New Brunswick

Auditor general says lack of funding impedes her work, independence

New Brunswick's auditor general says a lack of funding for her office is curtailing her ability to fulfil her mandate and eroding her office's independence.

Kim MacPherson says process designed to protect taxpayers is failing

Auditor General Kim MacPherson told reporters she has a long to-do list of audits, including the Medavie extramural contract and Cannabis NB, but is 'not even touching the tip of the iceberg' because she doesn't have enough staff. (Jacques Poitras/CBC)

New Brunswick's auditor general says a lack of funding for her office is curtailing her ability to fulfil her mandate and eroding her office's independence.

Kim MacPherson says underfunding has been a "chronic" issue but has now reached a "critical point," given "constant" government expansions.

"I just want New Brunswickers to know if there's an expectation that we are doing the job we should be in terms of holding the government accountable and reporting on how they are managing the public resources, we're barely scratching the surface," she said Tuesday, when she released Volume 1 of her report.

MacPherson's budget of $2.3 million for 2018-19 is $125,000 more than the previous year, but still the smallest of any auditor general's office in Canada, except for P.E.I.

She said she needs at least $1 million more to equalize the New Brunswick budget for the auditor general to those of other provinces and is seeking a $250,000 increase in each of the next four years.

The process that is supposed to protect the interests of taxpayers and hold government to account for management of public resources is failing.- Kim MacPherson, auditor general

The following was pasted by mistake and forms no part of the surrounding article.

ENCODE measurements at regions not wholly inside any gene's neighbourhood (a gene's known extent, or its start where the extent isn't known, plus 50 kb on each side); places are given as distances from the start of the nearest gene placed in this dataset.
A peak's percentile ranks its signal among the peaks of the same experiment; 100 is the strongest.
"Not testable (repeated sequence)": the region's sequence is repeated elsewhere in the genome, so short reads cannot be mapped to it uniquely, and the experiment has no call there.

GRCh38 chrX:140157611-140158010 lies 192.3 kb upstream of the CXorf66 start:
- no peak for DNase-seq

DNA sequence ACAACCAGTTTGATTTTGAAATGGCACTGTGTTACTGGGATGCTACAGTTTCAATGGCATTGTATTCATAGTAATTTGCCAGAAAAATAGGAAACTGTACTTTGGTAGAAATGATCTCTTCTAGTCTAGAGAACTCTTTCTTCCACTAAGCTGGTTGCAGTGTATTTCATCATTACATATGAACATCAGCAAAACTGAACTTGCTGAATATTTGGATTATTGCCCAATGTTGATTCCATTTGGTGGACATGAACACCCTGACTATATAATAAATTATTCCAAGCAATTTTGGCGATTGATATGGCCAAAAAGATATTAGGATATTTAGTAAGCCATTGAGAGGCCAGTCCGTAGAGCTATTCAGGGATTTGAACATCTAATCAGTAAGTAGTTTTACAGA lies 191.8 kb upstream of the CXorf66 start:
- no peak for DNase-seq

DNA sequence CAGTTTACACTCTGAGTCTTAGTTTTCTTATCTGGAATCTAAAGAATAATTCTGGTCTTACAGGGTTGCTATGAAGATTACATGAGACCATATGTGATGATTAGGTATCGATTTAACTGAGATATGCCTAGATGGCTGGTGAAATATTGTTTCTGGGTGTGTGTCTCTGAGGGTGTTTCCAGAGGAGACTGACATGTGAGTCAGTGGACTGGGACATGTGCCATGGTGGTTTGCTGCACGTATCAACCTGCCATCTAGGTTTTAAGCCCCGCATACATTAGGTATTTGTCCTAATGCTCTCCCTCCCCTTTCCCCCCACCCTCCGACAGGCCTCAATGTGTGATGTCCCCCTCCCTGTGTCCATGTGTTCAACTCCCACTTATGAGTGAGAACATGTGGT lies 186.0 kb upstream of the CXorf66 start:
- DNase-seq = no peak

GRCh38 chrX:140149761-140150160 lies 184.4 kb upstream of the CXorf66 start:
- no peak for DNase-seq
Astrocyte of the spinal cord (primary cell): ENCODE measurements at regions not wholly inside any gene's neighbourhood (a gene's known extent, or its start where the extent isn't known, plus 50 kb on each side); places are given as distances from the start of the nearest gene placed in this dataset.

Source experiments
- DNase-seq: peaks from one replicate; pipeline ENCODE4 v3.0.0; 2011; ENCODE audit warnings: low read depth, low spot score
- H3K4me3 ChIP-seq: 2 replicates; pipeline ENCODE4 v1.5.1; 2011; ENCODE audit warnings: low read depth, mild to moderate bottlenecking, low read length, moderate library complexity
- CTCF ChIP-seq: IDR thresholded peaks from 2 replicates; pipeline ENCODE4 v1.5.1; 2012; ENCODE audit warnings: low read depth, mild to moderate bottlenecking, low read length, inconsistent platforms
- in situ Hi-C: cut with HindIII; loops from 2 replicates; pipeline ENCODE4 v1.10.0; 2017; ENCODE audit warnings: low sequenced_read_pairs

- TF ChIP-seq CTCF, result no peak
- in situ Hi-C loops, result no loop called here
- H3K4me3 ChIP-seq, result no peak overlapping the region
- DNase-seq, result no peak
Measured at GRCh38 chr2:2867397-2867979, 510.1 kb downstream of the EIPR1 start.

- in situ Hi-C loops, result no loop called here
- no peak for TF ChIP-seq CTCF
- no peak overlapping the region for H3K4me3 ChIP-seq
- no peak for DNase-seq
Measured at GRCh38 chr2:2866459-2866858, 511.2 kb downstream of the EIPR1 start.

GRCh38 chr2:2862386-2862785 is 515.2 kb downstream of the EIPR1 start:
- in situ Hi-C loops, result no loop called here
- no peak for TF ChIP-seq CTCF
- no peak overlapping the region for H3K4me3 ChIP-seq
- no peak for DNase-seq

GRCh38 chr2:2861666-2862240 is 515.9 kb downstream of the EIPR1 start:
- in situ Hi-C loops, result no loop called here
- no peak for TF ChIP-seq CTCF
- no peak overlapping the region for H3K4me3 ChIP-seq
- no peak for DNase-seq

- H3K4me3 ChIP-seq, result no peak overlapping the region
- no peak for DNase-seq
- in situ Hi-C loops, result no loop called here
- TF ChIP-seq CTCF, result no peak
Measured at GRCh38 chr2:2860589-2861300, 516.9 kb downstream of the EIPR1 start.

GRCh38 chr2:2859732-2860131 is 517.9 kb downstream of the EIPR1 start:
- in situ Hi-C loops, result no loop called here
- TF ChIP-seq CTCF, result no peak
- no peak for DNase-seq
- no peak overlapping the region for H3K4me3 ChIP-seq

As it stands, only $2.80 per resident goes to fund the auditor general's office in New Brunswick. By comparison, Nova Scotians contribute $4.06 to theirs, and in Newfoundland, residents pay $7.36.

"I'm hopeful in what I've tabled today, in the fall, after the election, it's going to equate to an increase in my office," she said, noting her counterpart in Nova Scotia just received an eight per cent increase of $300,000.

'Many' audits not getting done

MacPherson stressed her office is the only one with the authority and access to examine government, outside the justice system.

But because the government has effective control of her budget, it also limits how much work her office can do.

"The process that is supposed to protect the interests of taxpayers and hold government to account for management of public resources is failing," a summary of the report states.

"Many" departments and Crown corporations have not had any performance audits for the past five years, said MacPherson.

In addition, new Crown corporations and new third-party contracts to provide government services, such as Cannabis NB and Medavie's extramural services, are not getting audited.

MacPherson said she can't afford to hire experts, such as lawyers, either.

"When we get into issues of access of things that could be deemed cabinet privilege or solicitor client privilege, I don't have the resources to get into those in any depth unlike my auditor general colleagues across the country, many of which have lawyers on staff," she said.

"Whenever we have a legal issue, it's me against the Department of Justice. That's just some of my world and I need it to be fixed."

With files from Robert Jones

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